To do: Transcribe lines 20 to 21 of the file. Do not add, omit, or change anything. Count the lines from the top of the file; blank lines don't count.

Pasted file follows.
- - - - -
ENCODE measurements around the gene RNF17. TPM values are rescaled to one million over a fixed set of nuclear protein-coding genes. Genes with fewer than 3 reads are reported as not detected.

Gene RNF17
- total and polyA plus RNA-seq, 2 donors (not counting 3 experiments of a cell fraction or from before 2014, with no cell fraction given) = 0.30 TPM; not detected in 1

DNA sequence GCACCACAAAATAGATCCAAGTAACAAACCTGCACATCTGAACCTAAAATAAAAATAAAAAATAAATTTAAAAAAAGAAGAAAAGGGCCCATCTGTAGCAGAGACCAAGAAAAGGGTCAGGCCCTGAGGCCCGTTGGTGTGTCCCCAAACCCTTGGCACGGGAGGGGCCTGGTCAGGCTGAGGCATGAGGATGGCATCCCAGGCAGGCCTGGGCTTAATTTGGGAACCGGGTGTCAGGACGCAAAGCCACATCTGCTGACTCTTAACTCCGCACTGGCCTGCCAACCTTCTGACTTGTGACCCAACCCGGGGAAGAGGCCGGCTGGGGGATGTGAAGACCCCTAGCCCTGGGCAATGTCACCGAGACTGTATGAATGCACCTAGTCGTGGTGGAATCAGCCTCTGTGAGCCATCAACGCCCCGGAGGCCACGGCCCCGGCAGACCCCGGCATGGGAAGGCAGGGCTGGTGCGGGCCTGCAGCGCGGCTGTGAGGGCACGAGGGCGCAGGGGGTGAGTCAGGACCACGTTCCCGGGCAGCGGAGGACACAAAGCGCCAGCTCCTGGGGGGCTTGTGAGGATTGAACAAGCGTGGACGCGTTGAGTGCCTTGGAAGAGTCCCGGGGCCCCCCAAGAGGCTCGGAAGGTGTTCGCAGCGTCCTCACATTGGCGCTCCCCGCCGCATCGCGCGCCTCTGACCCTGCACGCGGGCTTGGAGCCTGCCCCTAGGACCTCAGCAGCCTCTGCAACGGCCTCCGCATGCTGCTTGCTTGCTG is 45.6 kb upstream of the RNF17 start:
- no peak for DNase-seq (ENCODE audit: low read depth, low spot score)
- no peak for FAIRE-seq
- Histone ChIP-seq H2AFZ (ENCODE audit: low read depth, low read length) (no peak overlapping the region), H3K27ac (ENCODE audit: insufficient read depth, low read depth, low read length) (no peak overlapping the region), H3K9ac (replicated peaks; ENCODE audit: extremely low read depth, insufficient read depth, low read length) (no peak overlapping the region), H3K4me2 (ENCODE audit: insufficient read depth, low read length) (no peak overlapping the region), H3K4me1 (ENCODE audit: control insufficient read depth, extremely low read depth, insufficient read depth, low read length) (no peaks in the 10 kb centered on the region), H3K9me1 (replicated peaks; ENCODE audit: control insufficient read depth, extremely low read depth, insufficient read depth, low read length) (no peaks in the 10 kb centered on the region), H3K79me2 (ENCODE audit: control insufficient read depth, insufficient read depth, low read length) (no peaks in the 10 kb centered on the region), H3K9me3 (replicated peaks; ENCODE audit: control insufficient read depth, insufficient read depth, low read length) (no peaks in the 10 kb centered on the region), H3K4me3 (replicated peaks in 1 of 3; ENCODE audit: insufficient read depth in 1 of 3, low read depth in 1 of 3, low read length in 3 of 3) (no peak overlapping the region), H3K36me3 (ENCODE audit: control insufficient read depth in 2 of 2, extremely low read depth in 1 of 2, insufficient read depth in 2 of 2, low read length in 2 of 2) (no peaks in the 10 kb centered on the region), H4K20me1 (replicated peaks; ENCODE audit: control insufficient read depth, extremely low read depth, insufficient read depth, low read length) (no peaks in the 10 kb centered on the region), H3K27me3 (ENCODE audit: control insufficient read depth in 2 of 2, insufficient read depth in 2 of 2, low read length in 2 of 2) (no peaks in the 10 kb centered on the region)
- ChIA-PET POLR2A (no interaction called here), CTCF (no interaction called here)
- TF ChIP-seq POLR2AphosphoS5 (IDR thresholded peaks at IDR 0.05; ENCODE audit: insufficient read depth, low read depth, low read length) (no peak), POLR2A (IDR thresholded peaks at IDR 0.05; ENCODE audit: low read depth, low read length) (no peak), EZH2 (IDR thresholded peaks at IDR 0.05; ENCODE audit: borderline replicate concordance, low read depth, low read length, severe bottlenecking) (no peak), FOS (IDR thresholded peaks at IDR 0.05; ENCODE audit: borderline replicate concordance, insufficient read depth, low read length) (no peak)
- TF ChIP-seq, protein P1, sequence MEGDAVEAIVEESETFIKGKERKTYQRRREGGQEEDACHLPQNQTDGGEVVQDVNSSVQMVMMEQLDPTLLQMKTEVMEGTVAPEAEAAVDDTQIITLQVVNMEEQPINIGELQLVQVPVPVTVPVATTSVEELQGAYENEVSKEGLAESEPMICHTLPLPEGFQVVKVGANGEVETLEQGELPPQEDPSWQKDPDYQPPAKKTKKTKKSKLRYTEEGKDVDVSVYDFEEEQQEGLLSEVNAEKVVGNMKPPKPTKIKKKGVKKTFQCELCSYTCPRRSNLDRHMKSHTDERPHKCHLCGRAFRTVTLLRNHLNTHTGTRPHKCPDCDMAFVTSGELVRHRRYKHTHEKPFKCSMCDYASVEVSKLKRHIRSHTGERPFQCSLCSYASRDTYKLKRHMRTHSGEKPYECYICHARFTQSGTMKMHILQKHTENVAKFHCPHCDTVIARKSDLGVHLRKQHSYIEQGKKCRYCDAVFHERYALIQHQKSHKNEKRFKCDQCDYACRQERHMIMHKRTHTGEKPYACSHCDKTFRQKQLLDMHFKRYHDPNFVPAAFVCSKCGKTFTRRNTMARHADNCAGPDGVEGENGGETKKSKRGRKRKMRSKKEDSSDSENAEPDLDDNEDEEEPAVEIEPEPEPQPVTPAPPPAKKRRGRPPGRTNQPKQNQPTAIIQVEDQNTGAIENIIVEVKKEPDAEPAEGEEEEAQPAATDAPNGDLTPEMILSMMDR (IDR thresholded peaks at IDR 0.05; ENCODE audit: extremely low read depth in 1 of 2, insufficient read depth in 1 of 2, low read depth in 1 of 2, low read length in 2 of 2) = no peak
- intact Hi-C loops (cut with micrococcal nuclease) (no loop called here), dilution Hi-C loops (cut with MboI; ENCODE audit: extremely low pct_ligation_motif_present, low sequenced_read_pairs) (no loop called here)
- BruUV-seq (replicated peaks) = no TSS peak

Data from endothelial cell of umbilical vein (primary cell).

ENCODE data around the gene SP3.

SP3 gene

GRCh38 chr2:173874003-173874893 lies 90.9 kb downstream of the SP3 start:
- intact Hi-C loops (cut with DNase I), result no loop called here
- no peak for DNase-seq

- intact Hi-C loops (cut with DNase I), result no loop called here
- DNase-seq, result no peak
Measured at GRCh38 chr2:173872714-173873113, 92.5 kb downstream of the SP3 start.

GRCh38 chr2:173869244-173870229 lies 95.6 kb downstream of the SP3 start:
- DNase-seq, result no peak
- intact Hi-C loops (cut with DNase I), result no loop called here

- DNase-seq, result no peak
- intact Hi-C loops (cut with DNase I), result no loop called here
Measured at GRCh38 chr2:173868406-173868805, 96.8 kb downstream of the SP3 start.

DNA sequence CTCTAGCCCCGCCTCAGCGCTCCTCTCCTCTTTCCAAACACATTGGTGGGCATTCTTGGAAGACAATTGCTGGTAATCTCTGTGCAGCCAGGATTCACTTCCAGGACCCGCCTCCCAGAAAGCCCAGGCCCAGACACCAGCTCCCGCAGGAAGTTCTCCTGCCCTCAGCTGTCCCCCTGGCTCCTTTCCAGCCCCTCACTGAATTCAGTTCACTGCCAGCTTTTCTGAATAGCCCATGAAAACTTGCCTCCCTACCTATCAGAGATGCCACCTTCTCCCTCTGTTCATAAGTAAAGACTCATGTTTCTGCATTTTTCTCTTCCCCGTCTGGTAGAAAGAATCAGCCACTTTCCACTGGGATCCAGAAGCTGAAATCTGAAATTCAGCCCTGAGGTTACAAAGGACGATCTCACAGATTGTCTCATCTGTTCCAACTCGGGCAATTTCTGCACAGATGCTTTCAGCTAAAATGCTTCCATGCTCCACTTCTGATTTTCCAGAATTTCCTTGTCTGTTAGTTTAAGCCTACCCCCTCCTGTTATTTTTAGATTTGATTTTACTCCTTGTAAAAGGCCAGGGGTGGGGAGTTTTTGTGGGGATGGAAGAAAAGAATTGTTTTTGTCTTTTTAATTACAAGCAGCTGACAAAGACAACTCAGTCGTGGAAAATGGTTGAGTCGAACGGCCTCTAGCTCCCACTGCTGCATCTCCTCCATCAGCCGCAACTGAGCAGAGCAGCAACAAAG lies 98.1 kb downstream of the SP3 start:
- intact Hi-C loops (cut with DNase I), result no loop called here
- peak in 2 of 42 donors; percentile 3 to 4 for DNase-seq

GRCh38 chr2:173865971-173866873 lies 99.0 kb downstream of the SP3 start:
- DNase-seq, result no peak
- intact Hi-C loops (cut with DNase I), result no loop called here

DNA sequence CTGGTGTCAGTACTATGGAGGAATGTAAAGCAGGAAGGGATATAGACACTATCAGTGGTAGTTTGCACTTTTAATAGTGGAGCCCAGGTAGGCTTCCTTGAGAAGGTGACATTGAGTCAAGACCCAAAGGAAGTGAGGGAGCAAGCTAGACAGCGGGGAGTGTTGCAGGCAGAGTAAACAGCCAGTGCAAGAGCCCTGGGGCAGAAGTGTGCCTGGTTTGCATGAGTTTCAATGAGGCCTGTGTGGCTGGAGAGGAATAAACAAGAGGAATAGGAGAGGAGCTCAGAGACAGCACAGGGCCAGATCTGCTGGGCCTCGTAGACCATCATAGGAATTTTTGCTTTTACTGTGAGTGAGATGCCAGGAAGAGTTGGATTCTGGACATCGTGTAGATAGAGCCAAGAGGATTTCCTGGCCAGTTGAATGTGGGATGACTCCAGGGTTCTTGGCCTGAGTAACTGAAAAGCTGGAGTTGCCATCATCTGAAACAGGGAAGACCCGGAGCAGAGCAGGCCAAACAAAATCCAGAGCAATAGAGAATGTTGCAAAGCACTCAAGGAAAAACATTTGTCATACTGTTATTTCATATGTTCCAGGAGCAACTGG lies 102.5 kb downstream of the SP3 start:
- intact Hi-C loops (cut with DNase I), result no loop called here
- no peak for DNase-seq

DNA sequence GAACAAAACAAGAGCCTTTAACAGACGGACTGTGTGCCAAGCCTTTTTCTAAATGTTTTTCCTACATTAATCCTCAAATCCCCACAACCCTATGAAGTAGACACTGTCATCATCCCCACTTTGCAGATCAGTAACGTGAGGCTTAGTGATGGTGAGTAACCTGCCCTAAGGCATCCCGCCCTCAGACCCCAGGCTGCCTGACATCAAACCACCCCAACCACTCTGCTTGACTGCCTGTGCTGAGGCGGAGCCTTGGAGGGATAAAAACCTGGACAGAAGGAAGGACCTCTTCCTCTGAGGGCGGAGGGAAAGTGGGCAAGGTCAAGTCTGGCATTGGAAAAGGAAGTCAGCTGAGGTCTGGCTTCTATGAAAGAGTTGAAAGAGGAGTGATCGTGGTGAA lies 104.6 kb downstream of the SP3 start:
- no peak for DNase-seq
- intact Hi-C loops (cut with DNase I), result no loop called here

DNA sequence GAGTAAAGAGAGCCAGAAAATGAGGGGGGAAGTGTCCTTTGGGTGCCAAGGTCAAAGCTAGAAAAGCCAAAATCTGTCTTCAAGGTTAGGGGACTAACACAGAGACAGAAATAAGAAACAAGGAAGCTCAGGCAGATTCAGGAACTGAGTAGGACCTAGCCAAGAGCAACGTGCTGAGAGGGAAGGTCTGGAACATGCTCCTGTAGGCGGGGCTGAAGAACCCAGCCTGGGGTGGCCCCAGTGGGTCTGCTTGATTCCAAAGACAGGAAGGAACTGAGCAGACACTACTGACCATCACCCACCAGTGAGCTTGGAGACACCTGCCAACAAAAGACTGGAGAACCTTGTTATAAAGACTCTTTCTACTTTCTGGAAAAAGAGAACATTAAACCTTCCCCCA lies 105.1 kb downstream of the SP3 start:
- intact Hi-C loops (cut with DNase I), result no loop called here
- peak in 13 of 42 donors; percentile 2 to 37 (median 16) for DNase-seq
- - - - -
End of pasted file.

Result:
- DNase-seq, result no peak
Measured at GRCh38 chr2:173872714-173873113, 92.5 kb downstream of the SP3 start.